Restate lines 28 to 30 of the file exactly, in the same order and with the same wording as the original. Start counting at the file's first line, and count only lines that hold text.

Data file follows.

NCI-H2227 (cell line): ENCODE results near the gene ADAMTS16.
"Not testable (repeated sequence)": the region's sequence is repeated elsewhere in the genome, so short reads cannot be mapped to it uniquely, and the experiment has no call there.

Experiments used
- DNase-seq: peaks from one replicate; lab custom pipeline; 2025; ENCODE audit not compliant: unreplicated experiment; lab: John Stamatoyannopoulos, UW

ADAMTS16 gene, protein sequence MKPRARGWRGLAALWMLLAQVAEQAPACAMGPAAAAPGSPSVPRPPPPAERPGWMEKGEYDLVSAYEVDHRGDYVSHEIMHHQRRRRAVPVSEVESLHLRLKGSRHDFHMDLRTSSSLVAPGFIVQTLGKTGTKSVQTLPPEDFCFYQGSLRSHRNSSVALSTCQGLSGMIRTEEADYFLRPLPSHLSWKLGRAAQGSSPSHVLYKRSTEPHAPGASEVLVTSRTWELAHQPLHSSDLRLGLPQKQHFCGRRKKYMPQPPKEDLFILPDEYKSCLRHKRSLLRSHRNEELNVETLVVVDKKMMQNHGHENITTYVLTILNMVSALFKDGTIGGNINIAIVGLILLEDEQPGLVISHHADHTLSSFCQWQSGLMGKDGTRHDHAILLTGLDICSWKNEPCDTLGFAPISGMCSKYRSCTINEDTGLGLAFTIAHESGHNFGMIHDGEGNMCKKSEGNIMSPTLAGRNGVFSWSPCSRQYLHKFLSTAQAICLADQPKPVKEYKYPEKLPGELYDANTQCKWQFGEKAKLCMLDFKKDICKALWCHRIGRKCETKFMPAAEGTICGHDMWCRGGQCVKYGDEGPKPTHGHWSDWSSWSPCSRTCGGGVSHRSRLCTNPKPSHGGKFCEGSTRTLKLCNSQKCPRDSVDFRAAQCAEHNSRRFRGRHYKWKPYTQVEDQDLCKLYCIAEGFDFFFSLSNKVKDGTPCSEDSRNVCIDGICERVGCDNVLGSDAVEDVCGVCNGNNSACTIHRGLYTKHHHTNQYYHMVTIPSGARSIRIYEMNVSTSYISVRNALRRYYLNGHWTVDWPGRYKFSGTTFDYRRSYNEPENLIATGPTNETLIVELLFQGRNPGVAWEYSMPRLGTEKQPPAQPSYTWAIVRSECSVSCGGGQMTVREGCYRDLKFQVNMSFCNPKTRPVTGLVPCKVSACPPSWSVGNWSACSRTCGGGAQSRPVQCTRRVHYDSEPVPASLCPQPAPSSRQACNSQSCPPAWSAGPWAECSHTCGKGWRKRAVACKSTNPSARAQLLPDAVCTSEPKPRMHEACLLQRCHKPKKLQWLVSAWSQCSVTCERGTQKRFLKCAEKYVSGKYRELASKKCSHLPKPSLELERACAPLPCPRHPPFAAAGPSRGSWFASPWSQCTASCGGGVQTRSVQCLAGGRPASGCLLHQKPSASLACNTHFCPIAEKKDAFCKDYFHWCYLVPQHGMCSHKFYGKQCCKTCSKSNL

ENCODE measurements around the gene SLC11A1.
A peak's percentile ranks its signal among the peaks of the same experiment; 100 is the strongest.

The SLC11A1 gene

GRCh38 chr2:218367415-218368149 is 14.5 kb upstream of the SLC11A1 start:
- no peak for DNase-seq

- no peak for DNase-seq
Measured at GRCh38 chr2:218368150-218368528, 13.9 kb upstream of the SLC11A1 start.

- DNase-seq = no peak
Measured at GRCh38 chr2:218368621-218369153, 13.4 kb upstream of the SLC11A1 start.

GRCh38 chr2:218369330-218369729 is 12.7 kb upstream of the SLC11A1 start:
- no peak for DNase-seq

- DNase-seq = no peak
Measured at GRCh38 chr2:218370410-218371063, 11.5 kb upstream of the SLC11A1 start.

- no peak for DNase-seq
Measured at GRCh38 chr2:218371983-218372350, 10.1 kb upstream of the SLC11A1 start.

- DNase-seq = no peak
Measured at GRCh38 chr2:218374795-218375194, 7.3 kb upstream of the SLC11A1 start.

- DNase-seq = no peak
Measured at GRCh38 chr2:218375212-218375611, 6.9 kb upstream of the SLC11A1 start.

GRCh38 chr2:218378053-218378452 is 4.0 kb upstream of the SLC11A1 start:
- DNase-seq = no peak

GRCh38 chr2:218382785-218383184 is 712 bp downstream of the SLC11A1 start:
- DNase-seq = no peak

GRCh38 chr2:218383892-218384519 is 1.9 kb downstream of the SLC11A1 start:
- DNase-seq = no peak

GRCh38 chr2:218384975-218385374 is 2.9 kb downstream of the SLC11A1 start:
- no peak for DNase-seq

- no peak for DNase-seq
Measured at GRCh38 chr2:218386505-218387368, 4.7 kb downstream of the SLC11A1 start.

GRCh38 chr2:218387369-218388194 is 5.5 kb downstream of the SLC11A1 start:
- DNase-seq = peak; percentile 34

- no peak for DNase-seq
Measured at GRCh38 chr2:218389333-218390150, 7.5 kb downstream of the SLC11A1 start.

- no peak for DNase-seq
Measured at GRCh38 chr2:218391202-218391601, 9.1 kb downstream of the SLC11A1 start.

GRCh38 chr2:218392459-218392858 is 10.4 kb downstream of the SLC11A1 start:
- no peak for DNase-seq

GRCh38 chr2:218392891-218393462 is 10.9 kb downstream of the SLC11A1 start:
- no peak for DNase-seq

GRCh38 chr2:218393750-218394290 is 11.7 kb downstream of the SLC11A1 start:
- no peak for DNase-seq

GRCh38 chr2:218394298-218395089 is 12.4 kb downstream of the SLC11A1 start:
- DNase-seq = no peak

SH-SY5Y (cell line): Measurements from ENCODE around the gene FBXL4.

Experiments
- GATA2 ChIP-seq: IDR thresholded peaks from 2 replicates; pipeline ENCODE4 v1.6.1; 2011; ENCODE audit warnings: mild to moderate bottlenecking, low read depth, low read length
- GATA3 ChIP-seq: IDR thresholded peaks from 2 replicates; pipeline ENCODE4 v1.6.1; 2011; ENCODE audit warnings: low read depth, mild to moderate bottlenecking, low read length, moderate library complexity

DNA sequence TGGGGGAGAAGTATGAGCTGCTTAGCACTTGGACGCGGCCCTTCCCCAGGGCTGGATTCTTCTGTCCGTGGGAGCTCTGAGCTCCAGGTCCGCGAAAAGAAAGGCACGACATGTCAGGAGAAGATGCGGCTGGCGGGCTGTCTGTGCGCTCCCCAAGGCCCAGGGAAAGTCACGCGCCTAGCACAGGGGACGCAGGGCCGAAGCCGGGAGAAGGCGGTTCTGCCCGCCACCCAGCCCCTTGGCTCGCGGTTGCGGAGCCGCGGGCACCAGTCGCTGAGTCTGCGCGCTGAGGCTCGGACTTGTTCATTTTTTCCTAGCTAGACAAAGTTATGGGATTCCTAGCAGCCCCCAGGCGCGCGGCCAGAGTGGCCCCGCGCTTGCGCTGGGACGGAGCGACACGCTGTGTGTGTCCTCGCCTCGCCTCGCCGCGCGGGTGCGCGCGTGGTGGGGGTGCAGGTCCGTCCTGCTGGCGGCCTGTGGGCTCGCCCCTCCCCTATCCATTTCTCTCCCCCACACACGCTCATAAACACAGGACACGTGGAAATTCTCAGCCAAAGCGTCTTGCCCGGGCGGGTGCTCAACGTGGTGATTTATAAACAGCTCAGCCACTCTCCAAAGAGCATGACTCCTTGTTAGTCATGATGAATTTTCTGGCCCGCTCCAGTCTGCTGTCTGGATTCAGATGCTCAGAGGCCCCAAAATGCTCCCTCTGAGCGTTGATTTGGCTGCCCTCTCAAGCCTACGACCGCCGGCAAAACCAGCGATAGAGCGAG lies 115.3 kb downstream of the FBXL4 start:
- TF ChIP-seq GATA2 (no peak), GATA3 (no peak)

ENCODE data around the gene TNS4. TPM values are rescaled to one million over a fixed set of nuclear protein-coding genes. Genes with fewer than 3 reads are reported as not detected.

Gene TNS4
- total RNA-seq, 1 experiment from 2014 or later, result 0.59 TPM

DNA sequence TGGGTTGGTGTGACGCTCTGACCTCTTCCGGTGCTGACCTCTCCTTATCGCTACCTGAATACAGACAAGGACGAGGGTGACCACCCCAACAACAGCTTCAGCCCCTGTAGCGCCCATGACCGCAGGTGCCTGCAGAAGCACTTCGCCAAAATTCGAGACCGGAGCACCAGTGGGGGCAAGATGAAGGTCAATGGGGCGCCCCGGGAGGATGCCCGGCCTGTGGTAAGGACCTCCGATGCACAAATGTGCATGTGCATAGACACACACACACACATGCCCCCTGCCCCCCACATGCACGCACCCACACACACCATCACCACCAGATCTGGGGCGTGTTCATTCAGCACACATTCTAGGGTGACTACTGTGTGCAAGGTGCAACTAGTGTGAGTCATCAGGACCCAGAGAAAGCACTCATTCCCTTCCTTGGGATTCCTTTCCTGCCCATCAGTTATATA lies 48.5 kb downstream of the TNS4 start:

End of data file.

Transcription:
- DNase-seq = no peak

GRCh38 chr2:218383892-218384519 is 1.9 kb downstream of the SLC11A1 start:
- DNase-seq = no peak